Monday, October 30, 2023

The History of WWE Survivor Series (1992)

Oh look, a non-Survivor Series show.....

Survivor Series 1992 - Richfield Coliseum - 11/25/92

Survivor Series '92, or as I like to call it, Generic Wrestling Show '92, returned to the place where it all started, the Richfield Coliseum.  This was the first Survivor Series after Hulk Hogan's departure and featured a host of brand new main event stars.  The WWF had moved away from the superhuman power wrestlers due to mounting steroid allegations, and focused on smaller grapplers and more athletic action.

Sadly they also moved away from a Survivor Series format for this installment and it became just another PPV event.

The show opened with the newly-signed Headshrinkers (or Samoan Swat Team as they had been called in WCW) vs. High Energy (Owen Hart and Koko B. Ware, who for some reason both wore Jim Neidhart's old MC Hammer-style pants).  This was a serviceable kickoff tag bout but little more than a showcase for the Wild Samoans: NextGen team.

Next up was The Big Bossman facing Nailz (a "former convict" whom the former prison guard Big Bossman had allegedly mistreated in the clink) in a Nightstick on a Pole match.  Nailz was comically evil and had a digitally enhanced speaking voice to make him sound more monstrous.  This was his final televised WWF match, as he was later fired for physically assaulting Vince McMahon.  Probably not the smartest move to beat up your boss, but then again Steve Austin made a great living that way.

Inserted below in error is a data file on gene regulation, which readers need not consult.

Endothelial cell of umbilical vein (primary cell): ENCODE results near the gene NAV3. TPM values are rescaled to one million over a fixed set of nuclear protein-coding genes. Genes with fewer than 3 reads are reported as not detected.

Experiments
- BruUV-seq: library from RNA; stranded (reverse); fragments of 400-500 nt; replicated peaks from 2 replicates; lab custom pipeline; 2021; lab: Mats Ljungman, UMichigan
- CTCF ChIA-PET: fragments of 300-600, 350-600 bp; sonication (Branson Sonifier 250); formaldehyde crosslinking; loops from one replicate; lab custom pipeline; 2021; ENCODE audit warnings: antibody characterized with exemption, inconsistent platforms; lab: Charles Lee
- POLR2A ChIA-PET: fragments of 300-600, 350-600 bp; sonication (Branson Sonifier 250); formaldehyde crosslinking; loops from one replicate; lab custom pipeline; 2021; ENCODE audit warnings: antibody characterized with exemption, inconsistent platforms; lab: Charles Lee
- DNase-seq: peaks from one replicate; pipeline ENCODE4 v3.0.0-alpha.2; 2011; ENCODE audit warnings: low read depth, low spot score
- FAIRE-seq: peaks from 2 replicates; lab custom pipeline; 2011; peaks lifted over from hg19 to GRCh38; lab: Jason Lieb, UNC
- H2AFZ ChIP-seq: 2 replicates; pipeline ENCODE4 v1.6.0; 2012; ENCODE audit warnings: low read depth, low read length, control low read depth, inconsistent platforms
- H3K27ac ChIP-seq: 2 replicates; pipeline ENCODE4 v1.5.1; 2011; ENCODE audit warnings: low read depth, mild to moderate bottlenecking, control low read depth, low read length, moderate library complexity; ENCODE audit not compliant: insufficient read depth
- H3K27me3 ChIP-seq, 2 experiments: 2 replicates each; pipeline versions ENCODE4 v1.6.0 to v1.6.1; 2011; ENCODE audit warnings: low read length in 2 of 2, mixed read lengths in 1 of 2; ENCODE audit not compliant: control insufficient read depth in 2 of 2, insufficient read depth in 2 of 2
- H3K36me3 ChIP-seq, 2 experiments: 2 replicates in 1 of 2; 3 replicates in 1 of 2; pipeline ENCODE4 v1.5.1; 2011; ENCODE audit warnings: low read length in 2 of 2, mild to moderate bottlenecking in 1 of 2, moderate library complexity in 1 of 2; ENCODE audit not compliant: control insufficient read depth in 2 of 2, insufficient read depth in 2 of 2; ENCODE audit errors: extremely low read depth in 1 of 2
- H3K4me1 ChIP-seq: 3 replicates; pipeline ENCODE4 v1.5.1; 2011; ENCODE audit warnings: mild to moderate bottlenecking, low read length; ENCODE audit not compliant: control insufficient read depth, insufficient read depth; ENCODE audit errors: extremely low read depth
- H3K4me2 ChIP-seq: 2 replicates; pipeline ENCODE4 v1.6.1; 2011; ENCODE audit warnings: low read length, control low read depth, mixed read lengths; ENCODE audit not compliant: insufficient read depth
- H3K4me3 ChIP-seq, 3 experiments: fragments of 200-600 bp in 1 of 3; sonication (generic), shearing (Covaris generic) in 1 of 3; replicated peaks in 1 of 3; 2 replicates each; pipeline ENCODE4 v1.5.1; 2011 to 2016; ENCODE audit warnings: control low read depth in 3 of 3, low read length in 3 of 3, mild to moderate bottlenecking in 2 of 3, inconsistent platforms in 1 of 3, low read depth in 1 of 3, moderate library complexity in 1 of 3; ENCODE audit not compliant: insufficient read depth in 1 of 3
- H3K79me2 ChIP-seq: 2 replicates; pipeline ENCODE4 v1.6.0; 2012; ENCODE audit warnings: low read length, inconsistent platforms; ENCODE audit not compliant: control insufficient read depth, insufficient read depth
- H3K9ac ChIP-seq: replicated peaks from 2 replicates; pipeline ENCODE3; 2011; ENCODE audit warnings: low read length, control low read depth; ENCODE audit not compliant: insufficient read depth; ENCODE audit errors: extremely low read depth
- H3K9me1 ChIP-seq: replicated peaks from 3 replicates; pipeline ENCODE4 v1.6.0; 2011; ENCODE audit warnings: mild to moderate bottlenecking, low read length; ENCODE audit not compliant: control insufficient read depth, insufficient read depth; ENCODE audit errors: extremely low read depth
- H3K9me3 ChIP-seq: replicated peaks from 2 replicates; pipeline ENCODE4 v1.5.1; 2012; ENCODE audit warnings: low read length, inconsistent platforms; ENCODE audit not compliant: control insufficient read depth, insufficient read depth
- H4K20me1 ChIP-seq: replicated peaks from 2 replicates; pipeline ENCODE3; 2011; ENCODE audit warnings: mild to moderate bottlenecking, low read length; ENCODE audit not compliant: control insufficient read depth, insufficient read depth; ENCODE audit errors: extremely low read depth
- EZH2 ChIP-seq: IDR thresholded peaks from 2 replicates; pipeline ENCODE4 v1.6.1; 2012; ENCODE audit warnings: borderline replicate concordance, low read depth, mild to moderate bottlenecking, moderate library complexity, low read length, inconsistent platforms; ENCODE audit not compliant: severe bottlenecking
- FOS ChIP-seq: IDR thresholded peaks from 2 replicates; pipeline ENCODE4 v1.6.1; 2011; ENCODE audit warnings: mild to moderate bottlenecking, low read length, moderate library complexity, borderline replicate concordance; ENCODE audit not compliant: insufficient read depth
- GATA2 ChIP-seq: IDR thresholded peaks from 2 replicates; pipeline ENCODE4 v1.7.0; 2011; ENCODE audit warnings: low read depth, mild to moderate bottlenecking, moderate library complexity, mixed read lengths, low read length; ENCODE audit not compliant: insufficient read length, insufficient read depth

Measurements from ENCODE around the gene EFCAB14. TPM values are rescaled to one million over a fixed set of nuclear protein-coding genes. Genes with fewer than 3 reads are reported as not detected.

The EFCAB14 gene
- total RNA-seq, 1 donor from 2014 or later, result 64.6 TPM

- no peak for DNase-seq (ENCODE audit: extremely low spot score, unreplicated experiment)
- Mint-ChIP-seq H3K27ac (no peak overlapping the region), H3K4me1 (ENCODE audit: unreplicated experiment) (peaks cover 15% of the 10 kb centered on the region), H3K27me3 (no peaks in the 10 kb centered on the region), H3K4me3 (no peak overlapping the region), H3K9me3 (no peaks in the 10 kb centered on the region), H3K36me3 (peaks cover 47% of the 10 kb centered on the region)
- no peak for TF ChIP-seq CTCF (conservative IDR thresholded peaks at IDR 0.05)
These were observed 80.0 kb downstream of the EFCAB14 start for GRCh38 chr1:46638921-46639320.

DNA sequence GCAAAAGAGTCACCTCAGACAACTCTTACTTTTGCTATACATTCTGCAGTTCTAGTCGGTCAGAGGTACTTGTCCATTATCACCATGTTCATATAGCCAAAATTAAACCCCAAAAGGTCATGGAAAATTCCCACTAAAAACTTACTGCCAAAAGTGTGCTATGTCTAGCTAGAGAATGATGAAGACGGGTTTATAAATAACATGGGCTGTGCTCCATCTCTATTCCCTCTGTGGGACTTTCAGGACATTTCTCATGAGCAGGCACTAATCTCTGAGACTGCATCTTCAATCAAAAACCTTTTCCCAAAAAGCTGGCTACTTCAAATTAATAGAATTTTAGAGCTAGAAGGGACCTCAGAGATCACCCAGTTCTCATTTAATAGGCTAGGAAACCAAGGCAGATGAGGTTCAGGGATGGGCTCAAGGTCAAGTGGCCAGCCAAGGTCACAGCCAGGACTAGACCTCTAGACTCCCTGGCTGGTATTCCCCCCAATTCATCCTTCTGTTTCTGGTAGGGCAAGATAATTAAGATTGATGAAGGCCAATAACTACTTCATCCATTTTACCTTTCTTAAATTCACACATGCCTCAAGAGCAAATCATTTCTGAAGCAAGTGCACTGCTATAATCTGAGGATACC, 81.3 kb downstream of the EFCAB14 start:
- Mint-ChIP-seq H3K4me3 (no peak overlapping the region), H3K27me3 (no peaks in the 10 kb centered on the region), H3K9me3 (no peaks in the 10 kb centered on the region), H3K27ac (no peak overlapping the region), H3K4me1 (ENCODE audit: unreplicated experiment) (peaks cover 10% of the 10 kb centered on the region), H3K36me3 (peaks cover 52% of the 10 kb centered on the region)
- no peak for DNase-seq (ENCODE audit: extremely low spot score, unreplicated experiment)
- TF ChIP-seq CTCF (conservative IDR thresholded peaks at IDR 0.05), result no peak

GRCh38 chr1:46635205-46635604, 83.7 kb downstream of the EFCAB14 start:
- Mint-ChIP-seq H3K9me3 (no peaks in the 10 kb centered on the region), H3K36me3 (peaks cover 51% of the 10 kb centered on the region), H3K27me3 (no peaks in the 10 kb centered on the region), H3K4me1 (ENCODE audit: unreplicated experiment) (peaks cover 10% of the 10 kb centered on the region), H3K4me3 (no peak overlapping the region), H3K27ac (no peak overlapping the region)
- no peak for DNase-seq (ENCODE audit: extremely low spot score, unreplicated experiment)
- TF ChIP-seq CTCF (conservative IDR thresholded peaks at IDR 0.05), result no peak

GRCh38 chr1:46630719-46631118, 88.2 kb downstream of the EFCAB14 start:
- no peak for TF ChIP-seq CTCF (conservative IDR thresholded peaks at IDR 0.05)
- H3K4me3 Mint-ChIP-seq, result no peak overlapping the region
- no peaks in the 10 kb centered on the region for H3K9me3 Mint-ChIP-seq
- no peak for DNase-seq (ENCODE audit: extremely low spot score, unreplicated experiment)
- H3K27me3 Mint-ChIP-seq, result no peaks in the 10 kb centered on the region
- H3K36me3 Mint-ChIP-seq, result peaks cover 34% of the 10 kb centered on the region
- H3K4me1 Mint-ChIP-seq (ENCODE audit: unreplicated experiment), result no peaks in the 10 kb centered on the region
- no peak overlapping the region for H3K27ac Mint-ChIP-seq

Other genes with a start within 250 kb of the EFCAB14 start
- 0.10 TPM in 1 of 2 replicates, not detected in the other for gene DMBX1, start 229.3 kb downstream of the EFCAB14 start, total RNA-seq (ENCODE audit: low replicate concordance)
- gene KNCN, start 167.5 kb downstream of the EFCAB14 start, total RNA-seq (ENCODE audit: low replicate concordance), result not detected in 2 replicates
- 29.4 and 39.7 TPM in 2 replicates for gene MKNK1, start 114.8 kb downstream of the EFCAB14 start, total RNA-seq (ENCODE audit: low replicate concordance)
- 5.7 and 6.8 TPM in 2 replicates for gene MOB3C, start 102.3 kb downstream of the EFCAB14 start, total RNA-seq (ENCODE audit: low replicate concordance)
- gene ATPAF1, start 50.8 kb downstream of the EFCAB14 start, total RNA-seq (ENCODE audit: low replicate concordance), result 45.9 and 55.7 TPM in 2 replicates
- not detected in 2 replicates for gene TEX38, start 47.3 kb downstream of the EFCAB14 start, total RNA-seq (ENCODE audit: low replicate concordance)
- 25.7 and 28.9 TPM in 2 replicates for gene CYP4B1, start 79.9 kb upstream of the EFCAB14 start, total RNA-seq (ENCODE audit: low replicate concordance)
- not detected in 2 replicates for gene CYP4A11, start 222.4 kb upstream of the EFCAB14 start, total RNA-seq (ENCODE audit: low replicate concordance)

Third was a rematch from WrestleMania VIII between Rick Martel and Tatanka.  Yeah, they were still feuding eight months later.  Nothing memorable here.

The first real match of the night was next, as Ric Flair and newcomer Razor Ramon took on Randy Savage and new babyface Mr. Perfect.  Perfect had been turned and partnered with Savage after the Ultimate Warrior was fired due to alleged steroid use.  This bout was a lot of fun and while nothing mindblowing, told a good story with Perfect and Savage never quite trusting each other and Bobby Heenan (hilariously) losing his mind on commentary, having recently been dumped by his protege Perfect.  Aside from a lame DQ ending this was solid stuff.

What would you call this team?  Perfect Macho?  Mr. ManFect?
I got it - Randall Perfo!

A squash match followed, as new monster heel Yokozuna annihilated Virgil.  While this match had no place on a paid wrestling show, it was one of the more entertaining squashes I had ever seen.  I mean Yoko just destroyed him.  I had also never seen Yokozuna's legdrop before and just about pooped when his gigantic thigh engulfed Virgil's face.  Brutal stuff.

The one half-assed attempt at a traditional Survivor Series match was another Two Teams vs. Two Teams elimination bout except that if one member of a tag team got eliminated, they both had to leave.  Money Inc. and the Beverly Brothers faced the Nasty Boys and the Natural Disasters.  Oh joy, two babyface teams I can't stand vs. two heel teams I'm only mildly interested in.  This match was an insufferable bore.  What a sad mockery of a once-great gimmick match.